Out on DVD today is one of my favorite movies from last year, The Producers, adapted from the wildly successful Broadway musical which was itself adpted by Mel Brooks from his 1968 movie.
A few biases I might as well admit: Mel Brooks is one of my cultural heroes, I consider the '68 original to be one of the greatest film comedies ever, I loved the stage show and musicals are one of my favorite genres. So I guess you could say I was predisposed to like this, though it certainly doesn't blind me to its flaws.
Nathan Lane (who goes over the top and keeps climbing) plays flop Broadway producer Max Bialystock, who hits upon a scheme idly proposed by accountant Leo Bloom (Matthew Broderick): a producer could make more money from a deliberate flop than from a hit, since investors wouldn't have to be paid back. Suffice to say, in their efforts to produce the worst show imaginable--Springtime For Hitler--complications ensue, involving a Nazi writer (Will Ferrell, very funny), a flaming director and his "common law assistant" (Gary Beach and Roger Bart, both indispensible) and a Swedish secretary named Ulla (Uma Thurman).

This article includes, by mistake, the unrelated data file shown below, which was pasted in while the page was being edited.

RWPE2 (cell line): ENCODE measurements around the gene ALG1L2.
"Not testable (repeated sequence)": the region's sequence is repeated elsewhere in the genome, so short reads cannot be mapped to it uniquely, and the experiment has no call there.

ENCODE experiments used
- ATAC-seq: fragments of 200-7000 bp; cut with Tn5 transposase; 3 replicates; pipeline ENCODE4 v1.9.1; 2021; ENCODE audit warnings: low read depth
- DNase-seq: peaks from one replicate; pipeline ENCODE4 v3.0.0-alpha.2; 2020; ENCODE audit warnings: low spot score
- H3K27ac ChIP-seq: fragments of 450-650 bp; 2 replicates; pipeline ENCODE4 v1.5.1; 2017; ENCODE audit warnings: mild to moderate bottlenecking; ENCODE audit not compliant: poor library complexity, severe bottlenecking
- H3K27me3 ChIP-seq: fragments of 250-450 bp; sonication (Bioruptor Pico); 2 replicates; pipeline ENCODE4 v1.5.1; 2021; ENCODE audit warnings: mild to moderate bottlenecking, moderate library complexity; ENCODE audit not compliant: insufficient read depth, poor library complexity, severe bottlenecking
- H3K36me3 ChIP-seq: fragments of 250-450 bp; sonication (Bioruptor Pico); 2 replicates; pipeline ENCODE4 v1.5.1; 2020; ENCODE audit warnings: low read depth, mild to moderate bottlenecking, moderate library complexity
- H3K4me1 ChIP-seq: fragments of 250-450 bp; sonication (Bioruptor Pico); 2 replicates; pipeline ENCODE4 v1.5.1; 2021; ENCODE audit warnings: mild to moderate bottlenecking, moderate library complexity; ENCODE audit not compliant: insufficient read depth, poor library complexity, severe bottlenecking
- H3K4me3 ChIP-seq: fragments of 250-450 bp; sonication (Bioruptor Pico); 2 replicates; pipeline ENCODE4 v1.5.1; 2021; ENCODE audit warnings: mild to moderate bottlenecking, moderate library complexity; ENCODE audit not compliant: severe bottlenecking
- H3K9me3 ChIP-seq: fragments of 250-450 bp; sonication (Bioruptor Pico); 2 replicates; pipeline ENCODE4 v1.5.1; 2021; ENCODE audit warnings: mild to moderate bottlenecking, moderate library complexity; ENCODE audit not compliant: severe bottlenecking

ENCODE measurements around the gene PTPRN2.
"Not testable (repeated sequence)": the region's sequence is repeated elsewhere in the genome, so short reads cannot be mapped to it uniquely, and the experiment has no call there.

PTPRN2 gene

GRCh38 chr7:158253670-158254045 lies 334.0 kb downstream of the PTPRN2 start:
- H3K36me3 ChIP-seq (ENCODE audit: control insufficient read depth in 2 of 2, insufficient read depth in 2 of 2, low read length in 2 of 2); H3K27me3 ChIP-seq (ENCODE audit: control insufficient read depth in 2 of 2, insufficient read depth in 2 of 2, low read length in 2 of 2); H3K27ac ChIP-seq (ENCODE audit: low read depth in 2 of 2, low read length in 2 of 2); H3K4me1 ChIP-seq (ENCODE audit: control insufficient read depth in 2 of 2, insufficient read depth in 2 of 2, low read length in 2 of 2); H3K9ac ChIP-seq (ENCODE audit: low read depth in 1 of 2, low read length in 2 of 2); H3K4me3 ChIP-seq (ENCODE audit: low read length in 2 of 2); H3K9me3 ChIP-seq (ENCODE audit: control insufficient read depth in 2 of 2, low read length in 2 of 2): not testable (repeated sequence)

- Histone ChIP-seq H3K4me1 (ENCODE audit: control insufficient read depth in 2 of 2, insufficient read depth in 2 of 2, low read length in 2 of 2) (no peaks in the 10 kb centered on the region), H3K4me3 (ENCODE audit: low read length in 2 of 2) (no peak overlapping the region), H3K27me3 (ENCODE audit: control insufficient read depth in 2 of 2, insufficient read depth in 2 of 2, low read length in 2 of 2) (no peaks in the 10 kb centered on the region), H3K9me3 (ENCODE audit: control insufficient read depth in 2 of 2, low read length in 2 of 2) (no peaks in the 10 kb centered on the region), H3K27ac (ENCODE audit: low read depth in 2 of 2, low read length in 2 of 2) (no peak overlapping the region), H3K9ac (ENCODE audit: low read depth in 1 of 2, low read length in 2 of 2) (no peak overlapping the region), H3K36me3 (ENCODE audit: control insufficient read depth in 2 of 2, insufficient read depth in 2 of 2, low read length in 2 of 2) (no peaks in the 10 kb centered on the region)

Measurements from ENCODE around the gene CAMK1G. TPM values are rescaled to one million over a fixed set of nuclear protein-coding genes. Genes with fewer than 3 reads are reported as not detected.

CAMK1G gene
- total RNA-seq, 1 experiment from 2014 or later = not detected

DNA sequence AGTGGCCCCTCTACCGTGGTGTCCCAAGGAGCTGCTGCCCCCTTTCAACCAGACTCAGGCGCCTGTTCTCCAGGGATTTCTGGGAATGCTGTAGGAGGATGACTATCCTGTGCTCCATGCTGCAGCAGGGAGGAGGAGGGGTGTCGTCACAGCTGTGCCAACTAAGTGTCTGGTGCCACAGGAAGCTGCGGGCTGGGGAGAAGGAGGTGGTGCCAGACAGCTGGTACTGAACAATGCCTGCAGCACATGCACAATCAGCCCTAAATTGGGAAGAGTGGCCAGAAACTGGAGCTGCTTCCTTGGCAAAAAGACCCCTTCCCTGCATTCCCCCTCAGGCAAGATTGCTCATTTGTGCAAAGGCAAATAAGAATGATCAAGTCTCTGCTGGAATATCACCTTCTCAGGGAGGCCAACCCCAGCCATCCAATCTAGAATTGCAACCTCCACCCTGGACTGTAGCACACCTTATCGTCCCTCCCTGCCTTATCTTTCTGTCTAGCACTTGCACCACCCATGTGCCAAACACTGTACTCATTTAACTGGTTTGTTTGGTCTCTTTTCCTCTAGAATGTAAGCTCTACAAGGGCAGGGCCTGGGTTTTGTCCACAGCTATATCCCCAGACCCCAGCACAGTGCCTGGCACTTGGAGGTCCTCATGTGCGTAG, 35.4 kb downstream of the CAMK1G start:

In its new form, The Producers loses the crueler edges of the original film, while simultaneously ramping up the stereotypes: all Jews are money-grubbing backstabbers, all germans are Nazis, all theater people are flamboyant queens and all cops are Irish. None of this is offensive, of course, because its all presented with a knowing wink. And the script for this version, closely following the book Brooks and Thomas Meehan wrote for the stage version, may actually improve on the original. And kudos to Brooks for his score as the songs are not only very funny but genuinely melodic.
The weak link here, sad to say, is director Susan Stroman, who so brilliantly directed and choreographed the stage version. This is her first effort as a film director, and she seems to have very little idea of what to do with a camera. She had to restage the dances for the movie, but has no idea how to film the results, using the camera to simply record what's there, not making it an active participant. It's easy to see what she's going for at times--a Fred-and-Ginger-styled number for Broderick and Thurman, for instance--but it's also easy to see she can't quite make it work. None of the numbers are bad, and some are terrific, but as a choreographer turned filmmaker, Bob Fosse she's not.
So The Producers isn't quite the reinvention of the movie musical. But it's hugely enjoyable all the same, and I suspect it might get better through repeated viewings. So go pick up a copy, already. Do it for Mel.